“Quiet, Modest, Competent” Kilgore Served as First Director
“Quiet, modest, competent — a man of vision with the consistent ability to achieve worthwhile goals”: This is how the N.C. Agricultural Hall of Fame describes Benjamin Wesley Kilgore, the first director of the North Carolina Agricultural Extension Service at what’s now known as N.C. State University.
Today, most people familiar with his name think of the university’s Kilgore Hall, home of the university’s Department of Horticultural Science. But Kilgore’s legacy endures in other ways: He was not only our Extension Service’s founding director, he also served as director of the closely linked N.C. Agricultural Experiment State (now the Agricultural Research Service) and dean of agriculture. And he became known and loved as the south’s “greatest agricultural scientist.”
Born in 1867 in Mississippi and raised on a cotton farm, Kilgore received both his B.S. in science and M.A. in chemistry from Mississippi A&M College. He also studied at Johns Hopkins University. He came to North Carolina in 1899 to serve as an agricultural chemist, then was tapped as Experiment Station director in July 1901. He left that post in 1907, only to return in 1912.
In 1914, when Extension work that had been going on in the state began to come under N.C. State’s umbrella, the university’s Board of Trustees appointed Kilgore to lead that work. He served as Extension director from 1914 to 1924.
College of Agriculture and Life Sciences’ records show that during Extension’s first year, Kilgore’s staff included 18 full-time workers or specialists and 11 part-time workers who spent the rest of their time working for the experiment station or teaching students. The county force grew to 71 farm demonstration agents and 37 home demonstration agents. In addition, 137 women were in charge of local clubs for girls and women, and they received a small payment for their work.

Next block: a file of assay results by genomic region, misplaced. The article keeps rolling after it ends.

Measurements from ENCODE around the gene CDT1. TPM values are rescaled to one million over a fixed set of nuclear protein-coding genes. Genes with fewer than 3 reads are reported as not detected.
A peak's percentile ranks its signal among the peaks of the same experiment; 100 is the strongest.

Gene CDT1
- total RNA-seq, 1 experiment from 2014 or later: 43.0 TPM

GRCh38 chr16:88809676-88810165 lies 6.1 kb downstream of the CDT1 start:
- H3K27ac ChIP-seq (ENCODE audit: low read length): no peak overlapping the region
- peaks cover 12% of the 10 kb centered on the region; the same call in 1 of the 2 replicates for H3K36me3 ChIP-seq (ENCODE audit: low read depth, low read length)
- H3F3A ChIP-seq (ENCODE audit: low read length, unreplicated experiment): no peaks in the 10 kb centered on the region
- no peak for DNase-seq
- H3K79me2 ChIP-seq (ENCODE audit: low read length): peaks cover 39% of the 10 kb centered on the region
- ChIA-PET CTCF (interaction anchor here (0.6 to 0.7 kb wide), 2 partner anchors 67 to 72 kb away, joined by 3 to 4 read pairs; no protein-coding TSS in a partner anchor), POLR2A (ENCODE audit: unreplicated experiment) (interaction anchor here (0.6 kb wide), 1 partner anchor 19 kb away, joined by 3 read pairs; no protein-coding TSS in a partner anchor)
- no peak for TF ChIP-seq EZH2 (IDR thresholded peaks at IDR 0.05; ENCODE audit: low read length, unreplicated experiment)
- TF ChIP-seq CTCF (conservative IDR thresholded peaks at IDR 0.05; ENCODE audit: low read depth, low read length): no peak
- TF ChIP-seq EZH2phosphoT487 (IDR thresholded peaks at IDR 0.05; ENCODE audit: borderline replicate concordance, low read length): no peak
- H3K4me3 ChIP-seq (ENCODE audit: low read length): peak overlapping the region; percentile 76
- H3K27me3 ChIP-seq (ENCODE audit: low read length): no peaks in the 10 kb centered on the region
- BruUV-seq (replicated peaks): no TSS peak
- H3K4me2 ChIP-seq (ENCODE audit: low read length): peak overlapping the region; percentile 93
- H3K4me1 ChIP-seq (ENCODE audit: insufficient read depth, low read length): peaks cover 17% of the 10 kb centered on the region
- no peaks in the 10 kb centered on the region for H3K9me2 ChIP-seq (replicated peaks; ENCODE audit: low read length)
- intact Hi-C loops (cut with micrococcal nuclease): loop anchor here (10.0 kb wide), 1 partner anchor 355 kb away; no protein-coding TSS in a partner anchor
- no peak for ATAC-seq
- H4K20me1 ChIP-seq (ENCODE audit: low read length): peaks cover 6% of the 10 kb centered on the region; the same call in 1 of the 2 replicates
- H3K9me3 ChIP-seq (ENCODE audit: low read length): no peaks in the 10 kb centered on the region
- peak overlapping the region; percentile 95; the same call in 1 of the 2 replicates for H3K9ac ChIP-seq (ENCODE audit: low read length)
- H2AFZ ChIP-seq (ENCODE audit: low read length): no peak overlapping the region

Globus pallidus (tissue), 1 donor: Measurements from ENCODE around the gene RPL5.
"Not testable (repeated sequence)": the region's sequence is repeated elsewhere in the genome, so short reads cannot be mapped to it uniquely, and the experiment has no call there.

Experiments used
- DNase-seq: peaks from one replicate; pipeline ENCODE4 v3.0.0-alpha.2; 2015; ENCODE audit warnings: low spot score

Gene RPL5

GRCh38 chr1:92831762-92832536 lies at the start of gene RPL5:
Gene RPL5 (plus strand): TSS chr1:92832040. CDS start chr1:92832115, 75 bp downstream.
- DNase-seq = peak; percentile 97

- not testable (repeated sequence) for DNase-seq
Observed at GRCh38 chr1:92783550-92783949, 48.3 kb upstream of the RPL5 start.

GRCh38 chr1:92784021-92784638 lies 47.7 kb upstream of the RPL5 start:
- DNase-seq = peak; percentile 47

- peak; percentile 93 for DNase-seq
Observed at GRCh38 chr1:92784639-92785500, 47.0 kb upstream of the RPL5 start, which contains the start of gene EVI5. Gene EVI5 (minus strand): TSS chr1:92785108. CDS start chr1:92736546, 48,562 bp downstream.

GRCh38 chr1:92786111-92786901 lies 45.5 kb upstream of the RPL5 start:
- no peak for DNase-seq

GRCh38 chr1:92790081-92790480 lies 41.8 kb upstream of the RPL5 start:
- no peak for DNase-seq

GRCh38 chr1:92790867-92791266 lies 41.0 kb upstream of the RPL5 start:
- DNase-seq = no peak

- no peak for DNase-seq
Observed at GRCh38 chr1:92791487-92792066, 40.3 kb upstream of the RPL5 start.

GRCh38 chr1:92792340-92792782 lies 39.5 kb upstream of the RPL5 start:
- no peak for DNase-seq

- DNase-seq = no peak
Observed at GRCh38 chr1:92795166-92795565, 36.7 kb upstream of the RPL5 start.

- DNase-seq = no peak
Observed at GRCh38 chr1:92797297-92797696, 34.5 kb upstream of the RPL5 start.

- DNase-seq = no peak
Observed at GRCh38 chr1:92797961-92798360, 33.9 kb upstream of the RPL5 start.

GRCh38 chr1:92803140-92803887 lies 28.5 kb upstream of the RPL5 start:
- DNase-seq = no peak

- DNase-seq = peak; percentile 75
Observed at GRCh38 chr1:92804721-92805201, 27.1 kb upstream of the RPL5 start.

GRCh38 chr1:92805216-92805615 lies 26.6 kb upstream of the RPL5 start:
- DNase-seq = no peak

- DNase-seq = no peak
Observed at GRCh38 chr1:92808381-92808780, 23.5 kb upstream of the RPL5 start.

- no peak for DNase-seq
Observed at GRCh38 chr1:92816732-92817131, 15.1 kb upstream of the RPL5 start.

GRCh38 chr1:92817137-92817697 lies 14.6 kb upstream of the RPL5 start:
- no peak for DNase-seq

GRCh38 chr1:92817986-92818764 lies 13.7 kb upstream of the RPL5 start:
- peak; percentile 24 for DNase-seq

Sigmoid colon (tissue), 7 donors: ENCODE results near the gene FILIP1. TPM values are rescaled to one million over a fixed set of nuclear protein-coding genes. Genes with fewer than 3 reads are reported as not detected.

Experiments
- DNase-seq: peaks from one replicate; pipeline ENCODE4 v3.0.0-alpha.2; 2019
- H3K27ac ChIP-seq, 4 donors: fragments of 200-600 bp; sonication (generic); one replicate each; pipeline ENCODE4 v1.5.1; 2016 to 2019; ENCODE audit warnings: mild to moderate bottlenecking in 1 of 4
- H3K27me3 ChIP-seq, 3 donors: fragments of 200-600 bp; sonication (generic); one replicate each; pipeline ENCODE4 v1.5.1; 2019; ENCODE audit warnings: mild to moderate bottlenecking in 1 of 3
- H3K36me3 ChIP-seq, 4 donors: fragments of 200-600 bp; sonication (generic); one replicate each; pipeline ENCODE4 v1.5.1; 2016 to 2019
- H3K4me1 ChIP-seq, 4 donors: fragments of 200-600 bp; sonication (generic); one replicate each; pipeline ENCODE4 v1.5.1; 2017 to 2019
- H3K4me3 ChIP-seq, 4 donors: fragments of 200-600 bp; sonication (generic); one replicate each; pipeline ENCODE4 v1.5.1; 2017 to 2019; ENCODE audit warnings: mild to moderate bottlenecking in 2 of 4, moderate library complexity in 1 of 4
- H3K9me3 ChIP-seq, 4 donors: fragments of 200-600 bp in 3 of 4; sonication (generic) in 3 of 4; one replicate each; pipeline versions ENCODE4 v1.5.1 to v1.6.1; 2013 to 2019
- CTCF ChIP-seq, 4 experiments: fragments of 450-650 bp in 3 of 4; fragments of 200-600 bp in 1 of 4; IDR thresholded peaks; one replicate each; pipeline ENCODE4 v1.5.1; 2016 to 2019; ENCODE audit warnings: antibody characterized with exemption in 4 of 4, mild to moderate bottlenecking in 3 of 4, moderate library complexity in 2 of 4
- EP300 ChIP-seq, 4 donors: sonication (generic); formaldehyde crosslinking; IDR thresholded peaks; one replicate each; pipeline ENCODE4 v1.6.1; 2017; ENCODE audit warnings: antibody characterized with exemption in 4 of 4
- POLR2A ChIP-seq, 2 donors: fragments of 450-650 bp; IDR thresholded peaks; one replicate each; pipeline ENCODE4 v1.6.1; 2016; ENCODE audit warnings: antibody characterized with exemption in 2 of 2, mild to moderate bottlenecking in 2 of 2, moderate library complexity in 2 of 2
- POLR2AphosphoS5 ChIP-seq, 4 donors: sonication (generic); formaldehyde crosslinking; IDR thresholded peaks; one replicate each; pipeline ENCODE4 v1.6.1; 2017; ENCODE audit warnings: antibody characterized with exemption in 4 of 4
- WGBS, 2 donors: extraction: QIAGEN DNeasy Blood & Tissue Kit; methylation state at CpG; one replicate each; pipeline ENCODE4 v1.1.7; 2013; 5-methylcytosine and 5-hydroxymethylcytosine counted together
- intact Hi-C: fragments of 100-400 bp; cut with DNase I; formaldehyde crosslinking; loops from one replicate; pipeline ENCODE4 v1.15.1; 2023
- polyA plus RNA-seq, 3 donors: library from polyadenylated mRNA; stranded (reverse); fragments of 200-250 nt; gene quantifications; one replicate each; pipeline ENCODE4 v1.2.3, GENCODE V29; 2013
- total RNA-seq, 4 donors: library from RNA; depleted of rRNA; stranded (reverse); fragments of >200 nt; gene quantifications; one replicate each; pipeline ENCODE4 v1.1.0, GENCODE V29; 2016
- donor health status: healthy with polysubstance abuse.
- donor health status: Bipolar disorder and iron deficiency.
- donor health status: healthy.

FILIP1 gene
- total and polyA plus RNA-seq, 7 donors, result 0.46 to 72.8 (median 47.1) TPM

Those workers conducted educational programs related to agriculture, including dairy, fruit and truck growing, agronomy, cotton grading and marketing, drainage, beef cattle, sheep, swine and plant diseases; home economics; and club work for white boys and girls as well as African-American boys.
In 1919, Kilgore founded once-thriving Pine State Creamery to provide the Army with milk. It soon filled demand for milk from other buyers and continued to operate until 1996.
When N.C. State’s Trustees reorganized the university, it created four schools, including one for agriculture, in 1923. Kilgore became the School of Agriculture’s dean, with I.O. Schaub filling the Extension director’s spot the following year.
Kilgore’s tenure as dean was short: He and N.C. State’s President E.C. Brooks reportedly clashed on matters pertaining to the agricultural teaching program, and Kilgore resigned in 1925. He left the school, but later came back as a consulting agricultural chemist.
Beyond Extension and the agriculture school, Kilgore served as the first legislative representative of the N.C. State Grange. He helped organize The Progressive Farmer magazine and served as a director for 42 years. He was active in founding the Southern Agricultural Workers Association and in advocating for cooperatives. He served as president both of the North Carolina and American cotton growers exchanges.
Kilgore was held in such high esteem that Davidson College and North Carolina State College awarded him the honorary doctoral degrees, and he was inducted in the state agricultural hall of fame in 1967, 24 years after he passed away. During that induction it was said that Kilgore, “never a man of great physical stamina, nonetheless … used skill and brain power to spark significant rural progress.”